Plague or Cottage Industry Part 2 Sheltering the homeless!

I’ve already covered the feeding of the needy and homeless in the last installment.  This installment covers the sheltering of the same.  Here, it may get a bit politically charged.  The reason I see this is because it involves not only Oliver Gospel Mission, Transitions Center,but the city of Columbia politicians as well.

Let me start with what I’ve had experience with first hand starting with the City’s winter shelter.  I’ve only stayed there once when it was at the old fire station closer to downtown.  It in a word was horrible.  They used a trailer portable toilet and shower (two of each) connected to the sewage system via a 4″ hose.  There were over 100 of us crammed into the space of a 20’X40′ area.  The roof leaked and people were getting wet, sick, and health standards were abominable to say the least.  There wasn’t much more than a large space heater in the place to heat the building.  This of course has since changed.  This was the first time I was homeless.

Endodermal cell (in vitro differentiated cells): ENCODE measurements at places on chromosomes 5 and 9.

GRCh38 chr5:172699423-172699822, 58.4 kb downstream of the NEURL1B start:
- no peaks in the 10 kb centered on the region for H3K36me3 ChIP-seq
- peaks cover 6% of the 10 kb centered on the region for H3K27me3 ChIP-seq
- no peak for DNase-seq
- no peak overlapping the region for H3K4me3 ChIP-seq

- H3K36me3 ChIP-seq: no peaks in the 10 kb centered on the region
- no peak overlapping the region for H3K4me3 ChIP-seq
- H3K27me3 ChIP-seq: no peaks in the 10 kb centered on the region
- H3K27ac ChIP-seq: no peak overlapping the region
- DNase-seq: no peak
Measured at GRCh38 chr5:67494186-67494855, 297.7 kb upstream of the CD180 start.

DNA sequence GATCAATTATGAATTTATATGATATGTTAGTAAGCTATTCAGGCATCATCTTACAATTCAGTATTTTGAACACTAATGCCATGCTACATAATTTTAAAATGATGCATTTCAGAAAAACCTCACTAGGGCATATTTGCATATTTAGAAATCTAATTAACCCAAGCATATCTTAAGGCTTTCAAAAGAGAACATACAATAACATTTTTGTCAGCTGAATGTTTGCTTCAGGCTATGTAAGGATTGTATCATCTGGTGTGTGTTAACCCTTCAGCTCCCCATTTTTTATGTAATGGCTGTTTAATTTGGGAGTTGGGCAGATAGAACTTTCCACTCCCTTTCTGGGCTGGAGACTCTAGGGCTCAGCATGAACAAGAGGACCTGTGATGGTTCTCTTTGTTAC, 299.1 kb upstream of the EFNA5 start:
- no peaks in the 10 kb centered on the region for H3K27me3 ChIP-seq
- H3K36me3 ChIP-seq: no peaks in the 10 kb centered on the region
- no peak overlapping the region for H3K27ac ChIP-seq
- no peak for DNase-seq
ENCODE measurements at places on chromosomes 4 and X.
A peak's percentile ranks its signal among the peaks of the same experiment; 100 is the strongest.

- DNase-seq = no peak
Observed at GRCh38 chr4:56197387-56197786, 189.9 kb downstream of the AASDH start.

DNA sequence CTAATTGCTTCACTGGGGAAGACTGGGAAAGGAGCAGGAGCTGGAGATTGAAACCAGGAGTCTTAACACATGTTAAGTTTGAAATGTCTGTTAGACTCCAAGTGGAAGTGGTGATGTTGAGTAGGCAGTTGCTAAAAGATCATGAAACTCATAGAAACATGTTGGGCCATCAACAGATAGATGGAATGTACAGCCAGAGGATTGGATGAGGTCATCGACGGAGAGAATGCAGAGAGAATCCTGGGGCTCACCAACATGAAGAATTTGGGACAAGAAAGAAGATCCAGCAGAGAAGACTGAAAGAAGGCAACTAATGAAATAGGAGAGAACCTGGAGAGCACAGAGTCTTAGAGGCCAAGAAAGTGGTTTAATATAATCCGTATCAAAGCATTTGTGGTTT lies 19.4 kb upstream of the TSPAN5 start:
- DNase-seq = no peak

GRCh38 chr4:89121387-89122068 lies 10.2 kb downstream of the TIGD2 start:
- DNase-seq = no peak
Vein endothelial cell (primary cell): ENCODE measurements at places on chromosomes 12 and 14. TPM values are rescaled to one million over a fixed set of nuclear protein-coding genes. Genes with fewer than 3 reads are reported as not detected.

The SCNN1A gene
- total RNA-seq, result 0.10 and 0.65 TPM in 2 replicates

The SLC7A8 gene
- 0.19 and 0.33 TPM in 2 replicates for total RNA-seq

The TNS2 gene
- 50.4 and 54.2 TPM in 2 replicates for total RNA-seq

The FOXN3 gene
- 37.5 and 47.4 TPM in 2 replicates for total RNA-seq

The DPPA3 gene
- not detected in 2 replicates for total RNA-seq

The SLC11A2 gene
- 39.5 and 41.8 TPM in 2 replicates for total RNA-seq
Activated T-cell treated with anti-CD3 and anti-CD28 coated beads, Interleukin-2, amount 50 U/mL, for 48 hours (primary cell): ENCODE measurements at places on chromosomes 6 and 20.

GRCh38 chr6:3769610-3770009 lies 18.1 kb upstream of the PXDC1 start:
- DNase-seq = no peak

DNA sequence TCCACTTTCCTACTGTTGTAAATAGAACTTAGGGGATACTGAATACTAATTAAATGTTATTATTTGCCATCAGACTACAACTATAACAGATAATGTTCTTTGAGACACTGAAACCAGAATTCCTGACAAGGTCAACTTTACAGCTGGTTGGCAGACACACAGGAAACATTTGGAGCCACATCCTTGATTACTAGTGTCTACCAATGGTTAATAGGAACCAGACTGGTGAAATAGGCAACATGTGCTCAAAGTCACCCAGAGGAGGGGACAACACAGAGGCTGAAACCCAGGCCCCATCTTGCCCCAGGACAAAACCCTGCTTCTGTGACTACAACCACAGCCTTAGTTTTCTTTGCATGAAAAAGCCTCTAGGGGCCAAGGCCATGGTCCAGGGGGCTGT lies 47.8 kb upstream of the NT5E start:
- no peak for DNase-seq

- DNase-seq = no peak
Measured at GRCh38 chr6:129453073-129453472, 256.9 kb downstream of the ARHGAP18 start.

Currently they have a different location and building.  The old shelter has been condemned.  I’ve not gone down to the new shelter, however I’ve heard tales from friends.  Those that told me are people I’ve known on the street for a couple of years now.  The new building is better (at least it doesn’t have a leaky roof).  As to over crowding, well it’s dorm style bunks.  My guess its the same.  However, they now have overflow shelter space (word is high school gymnasiums are being used).

Thankfully, it’s not been that cold this year and I have no need for this place.  Even if I had needed to go, I’d rather be outside than be crowded in with a bunch of people who DON’T want to go to sleep when the lights go out or are half drunk or drugged up or both in the later two cases.  Yes, there is security there.  However, I’ve heard of possessions what few some have, have been stolen.  There has been fights in this place where the police has been called in.  The last thing I want is to have some fool drunk or drug addict push what little patience I have left.  I know I’d go to jail if that happened.  Thus my unwillingness to go here not to mention I too have had some of my meager belongings stolen or vandalized.